As I’ve said many times before, nursing is all about solving problems. You SEE something, you DO something…it’s so simple. But, at the same time, putting it into practice can be quite complex. The patient problems you start out with at the beginning of your shift, are not always going to be the same problems you’re dealing with a few hours in. As a nurse, your ability to adapt, reprioritize and reevaluate is the MOST ESSENTIAL thing you can do.
In Med/Surg 1, you learn the basics of stroke nursing and how rewarding and challenging it can be to care for these patients. And, because the human brain is an extraordinary thing, the manifestations of stroke and the nursing interventions are enough to make your head spin!
In this podcast episode we talk about the basics of hyponatremia:
- What is hyponatremia?
- Common causes including neuro injury, psych disorder, even just plain ol’ poor judgment
- The signs/symptoms of hyponatremia
- How you treat it a
As usual, this podcast and blog are not intended to replace current evidence-based practice or your institutions policies and procedures. It is intended for educational purposes only.
The first “PodQuiz” was so well-received that we’re continuing it this week with an audio quiz about neuro essentials.
In this PodQuiz, you’ll get a chance to review neuro assessment (including all the cranial nerves), Alzheimers, Parkinsons, MS and Stroke. Not sure what a PodQuiz is? In a nutshell, it’s a way to review and quiz yourself on material using audio…I ask a question, there’s a pause while you answer, then I state the answer. It’s like doing flashcards with your ears!
It’s your first shift of four-in-a-row and little do you know that you are in for a tough stretch! Your shift starts out calmly enough, but at 0200 you take report on a 23-yr old post-surgical trauma patient who came in through the ED due to a pedestrian vs auto incident. The patient was crossing the road on a dark, rainy night when she was struck by a vehicle at approximately 30 mph. Her injuries are:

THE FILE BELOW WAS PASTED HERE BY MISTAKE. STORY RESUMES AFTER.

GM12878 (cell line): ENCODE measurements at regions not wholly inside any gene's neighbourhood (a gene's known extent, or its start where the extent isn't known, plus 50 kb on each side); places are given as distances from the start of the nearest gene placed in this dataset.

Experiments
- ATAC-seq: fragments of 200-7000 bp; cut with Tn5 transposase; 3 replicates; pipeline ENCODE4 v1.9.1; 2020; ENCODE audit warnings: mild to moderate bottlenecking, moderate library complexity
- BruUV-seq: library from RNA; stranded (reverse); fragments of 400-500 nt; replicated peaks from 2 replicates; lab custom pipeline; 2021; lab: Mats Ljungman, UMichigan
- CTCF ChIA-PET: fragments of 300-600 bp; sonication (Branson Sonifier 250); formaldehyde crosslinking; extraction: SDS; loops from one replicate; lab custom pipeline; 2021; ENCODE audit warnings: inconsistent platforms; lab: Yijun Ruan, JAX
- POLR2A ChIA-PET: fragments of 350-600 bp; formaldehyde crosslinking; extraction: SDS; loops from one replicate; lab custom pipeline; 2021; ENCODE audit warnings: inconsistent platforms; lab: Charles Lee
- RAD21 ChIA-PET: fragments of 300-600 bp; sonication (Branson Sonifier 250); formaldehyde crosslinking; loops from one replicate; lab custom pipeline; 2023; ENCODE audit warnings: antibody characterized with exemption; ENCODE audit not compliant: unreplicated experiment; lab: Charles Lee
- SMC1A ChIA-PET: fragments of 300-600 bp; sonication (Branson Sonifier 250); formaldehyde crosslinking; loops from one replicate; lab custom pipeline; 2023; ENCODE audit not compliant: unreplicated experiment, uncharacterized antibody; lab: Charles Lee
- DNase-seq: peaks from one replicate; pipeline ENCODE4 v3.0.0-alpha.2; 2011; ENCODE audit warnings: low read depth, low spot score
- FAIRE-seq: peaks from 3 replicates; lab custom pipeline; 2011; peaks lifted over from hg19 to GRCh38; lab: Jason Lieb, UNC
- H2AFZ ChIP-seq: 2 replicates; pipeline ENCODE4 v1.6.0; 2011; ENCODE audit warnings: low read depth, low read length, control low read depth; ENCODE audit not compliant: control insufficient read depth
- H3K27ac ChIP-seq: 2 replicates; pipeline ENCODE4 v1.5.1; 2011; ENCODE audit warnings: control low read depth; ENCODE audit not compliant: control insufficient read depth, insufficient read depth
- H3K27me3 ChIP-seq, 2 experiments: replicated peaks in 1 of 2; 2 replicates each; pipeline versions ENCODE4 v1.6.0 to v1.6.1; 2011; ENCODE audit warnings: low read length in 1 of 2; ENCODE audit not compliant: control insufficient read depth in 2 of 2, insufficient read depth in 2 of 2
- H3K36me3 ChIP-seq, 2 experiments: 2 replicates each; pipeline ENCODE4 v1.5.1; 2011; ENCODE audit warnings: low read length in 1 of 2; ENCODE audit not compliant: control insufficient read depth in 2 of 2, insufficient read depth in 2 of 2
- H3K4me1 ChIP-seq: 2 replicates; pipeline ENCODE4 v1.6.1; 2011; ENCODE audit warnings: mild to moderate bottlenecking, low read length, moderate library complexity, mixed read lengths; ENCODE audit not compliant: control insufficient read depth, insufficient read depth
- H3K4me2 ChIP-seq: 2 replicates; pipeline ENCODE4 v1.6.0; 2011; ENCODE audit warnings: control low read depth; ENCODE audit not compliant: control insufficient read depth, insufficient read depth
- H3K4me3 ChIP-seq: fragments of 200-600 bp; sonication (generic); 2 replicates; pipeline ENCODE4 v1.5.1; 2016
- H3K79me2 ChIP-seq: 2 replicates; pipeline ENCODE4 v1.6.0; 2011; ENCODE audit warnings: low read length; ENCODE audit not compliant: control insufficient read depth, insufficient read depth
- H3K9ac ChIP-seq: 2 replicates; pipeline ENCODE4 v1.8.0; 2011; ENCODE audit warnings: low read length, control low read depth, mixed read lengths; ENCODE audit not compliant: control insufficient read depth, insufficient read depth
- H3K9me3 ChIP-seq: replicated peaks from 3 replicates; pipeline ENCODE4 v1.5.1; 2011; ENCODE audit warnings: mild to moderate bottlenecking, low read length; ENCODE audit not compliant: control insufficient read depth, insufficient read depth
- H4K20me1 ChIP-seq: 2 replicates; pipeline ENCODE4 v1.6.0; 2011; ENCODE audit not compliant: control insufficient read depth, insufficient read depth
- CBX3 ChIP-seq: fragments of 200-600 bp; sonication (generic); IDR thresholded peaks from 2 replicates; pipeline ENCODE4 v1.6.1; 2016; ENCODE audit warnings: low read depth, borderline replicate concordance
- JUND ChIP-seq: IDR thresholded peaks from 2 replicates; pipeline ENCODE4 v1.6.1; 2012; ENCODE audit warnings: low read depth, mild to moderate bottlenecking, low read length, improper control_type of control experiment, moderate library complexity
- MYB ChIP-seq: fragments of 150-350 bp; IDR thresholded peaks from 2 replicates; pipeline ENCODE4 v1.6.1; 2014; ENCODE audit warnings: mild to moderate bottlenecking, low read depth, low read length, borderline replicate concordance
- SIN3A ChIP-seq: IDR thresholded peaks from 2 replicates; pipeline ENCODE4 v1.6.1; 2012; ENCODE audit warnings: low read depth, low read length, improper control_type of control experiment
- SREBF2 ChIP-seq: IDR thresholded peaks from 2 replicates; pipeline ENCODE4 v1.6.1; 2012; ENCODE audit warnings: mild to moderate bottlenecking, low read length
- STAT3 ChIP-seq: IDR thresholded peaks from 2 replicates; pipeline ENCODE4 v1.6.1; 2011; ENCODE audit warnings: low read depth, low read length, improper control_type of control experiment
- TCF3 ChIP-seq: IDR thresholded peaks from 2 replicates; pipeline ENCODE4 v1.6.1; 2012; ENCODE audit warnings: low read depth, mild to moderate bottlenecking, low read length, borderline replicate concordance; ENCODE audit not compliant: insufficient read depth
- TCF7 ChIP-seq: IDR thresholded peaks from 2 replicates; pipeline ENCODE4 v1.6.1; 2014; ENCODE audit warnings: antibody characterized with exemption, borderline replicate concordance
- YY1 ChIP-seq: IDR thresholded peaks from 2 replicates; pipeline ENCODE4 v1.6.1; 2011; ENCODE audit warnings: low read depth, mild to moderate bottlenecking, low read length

Taking care of patients with neurological injury means managing their intracranial pressure, or as it’s commonly called, ICP. And when we say neurological injury, keep in mind that we’re not just talking about people getting bonked on the head with a 2 x 4. We’re talking about space-occupying lesions, hydrocephalus, intracranial hemorrhage, subdural/epidural hematoma, even severe hyponatremia…basically anything that’s a key player in (drum roll please….) the Monro-Kellie doctrine.
A few years ago a local radio station had a contest…Hold Your Wee for a Wii. The contest rules dictated that the contestants would drink copious amounts of water and whoever could hold their pee the longest, won a Wii game console. Despite numerous physicians and nurses calling in to the switchboard to tell them how dangerous this was, their pleas were ignored. They undoubtedly thought…”It’s water…what’s the big deal?” Well, the big deal was that the winning contestant went to bed that afternoon and never woke up. It was an enormous tragedy and absolutely beyond heartbreaking. I can’t imagine what her loved ones went through to have someone close to them die from such an avoidable event. Hyponatremia is deadly serious…and here’s what we’re going to do about it.
When I first started in the ICU I was overwhelmed with all the different neuro diagnoses and how the treatments varied based on where the injury is located, what caused it, whether or not they’d had surgery yet…super confusing!
Here’s a handy little guide that briefly outlines the basics of the most common neurological injuries I see. I didn’t go into all the tumors and such because there are a million different kinds and I don’t see them that often. We also don’t do traumas so much (except for the subdural hematoma variety) as people who get into knife fights (and lose) go to one of the lovely trauma centers for specialized care.